Diesel prices too were on the boil with the fuel costing Rs 72.07 in Delhi and Rs 76.51 in Mumbai.
Finance minister Arun Jaitley on Wednesday said there’s nothing to worry because the reasons are global. However, what goes without a mention is that the impact is totally domestic, with the consumer paying more every day.
The government meanwhile, earns more and more every day from the rising fuel prices.
Most fuel taxes are a percentage of the price (ad valorem) which means government’s tax earning goes up as price increases. So, even if your fuel consumption is the same as a year ago, you are paying more to the government because the price of the fuel has gone up.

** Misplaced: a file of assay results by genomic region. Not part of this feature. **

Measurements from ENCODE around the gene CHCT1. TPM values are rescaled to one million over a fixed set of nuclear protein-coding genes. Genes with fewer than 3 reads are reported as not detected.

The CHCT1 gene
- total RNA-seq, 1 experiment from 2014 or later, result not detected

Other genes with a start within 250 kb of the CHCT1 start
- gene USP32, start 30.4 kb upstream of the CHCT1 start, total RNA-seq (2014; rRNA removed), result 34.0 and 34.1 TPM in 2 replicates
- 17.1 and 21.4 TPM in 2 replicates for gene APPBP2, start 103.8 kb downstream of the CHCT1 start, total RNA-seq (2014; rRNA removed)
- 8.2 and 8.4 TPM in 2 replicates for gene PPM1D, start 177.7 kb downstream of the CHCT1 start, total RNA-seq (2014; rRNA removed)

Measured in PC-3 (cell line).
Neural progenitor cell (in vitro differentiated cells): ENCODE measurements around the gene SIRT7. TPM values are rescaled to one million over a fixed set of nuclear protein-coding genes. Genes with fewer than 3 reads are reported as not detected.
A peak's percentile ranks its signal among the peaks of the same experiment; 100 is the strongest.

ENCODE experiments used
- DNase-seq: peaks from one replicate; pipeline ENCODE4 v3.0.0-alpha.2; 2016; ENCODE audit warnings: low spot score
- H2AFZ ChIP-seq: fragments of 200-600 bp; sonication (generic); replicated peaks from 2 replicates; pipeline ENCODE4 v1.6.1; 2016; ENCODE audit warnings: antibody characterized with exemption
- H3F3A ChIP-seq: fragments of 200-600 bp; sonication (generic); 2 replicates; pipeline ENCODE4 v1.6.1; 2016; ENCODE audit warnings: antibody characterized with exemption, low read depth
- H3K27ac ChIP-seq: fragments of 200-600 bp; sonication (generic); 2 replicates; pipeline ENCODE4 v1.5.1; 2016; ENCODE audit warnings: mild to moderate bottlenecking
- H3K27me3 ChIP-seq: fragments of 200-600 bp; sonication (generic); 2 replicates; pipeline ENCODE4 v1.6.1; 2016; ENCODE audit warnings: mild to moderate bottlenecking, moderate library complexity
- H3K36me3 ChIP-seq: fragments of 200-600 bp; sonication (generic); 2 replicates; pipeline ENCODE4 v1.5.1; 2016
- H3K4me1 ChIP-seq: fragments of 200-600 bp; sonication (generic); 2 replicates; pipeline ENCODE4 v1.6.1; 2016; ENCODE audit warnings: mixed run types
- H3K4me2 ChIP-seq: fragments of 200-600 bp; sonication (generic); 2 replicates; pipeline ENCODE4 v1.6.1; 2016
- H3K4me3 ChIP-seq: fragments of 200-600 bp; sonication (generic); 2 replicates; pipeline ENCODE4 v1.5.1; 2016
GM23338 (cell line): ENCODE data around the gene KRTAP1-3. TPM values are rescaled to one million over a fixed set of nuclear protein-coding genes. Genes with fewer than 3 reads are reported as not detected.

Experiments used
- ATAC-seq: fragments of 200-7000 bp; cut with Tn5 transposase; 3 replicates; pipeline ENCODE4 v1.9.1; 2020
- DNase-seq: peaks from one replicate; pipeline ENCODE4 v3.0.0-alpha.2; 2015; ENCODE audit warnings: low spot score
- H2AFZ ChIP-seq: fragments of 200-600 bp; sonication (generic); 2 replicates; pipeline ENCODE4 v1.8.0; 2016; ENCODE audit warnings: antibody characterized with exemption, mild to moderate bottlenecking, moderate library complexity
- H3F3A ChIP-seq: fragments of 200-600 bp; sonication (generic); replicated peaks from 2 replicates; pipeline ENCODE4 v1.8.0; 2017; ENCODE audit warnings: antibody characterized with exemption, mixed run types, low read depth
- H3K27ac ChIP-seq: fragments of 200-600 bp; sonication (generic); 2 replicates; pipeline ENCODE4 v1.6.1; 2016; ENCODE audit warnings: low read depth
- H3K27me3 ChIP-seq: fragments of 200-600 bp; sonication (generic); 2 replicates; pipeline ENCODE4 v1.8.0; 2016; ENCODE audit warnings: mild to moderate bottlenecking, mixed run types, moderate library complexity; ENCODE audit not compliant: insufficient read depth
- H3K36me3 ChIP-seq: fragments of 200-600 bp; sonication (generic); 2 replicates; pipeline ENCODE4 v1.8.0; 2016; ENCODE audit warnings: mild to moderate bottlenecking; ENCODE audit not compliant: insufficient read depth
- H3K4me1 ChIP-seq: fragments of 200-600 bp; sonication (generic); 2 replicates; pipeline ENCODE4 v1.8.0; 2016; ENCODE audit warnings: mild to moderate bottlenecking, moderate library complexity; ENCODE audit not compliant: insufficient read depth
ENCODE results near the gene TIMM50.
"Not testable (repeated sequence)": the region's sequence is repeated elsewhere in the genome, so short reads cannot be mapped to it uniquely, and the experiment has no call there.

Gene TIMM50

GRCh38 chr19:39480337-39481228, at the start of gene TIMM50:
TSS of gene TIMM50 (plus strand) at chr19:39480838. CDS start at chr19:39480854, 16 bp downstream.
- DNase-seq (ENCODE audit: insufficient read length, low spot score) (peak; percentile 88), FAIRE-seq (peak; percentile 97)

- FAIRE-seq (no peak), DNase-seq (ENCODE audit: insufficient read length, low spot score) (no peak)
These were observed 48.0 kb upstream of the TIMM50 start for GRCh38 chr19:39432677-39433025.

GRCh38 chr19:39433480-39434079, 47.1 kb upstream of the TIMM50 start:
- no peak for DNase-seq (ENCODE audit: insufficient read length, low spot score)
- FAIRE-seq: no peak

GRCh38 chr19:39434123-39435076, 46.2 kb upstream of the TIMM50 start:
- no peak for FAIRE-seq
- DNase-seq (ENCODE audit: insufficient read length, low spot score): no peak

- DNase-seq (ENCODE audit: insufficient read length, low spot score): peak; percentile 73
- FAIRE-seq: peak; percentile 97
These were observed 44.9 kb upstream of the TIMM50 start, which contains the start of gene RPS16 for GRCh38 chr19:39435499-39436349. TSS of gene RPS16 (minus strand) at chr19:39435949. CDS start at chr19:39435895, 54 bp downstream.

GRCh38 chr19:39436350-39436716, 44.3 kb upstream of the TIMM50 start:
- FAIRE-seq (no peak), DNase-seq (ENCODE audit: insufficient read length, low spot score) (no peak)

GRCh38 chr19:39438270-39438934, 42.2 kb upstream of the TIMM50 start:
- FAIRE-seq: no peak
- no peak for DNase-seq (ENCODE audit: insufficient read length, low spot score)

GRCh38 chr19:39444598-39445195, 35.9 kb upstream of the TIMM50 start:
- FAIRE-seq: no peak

Centre raised excise duty nine times between November 2014 and January 2016, while it cut the tax just once in October last year.
The result is, the centre would have earned over Rs 10 lakh crore from taxes on petrol and diesel between 2014-15 and 2018-19. Its earnings will go up from Rs 1.05 lakh crore in 2014-15 to Rs 2.57 lakh crore in 2018-19.
Taxes account for half of the price we pay for petrol and diesel and there’s scope for relief. Also, India’s petrol price as a percentage of daily per capita GDP is highest in the world.
The bottomline thus is that the centre doesn’t have to take a hit on revenue, it just has to be okay with not earning more with every hike.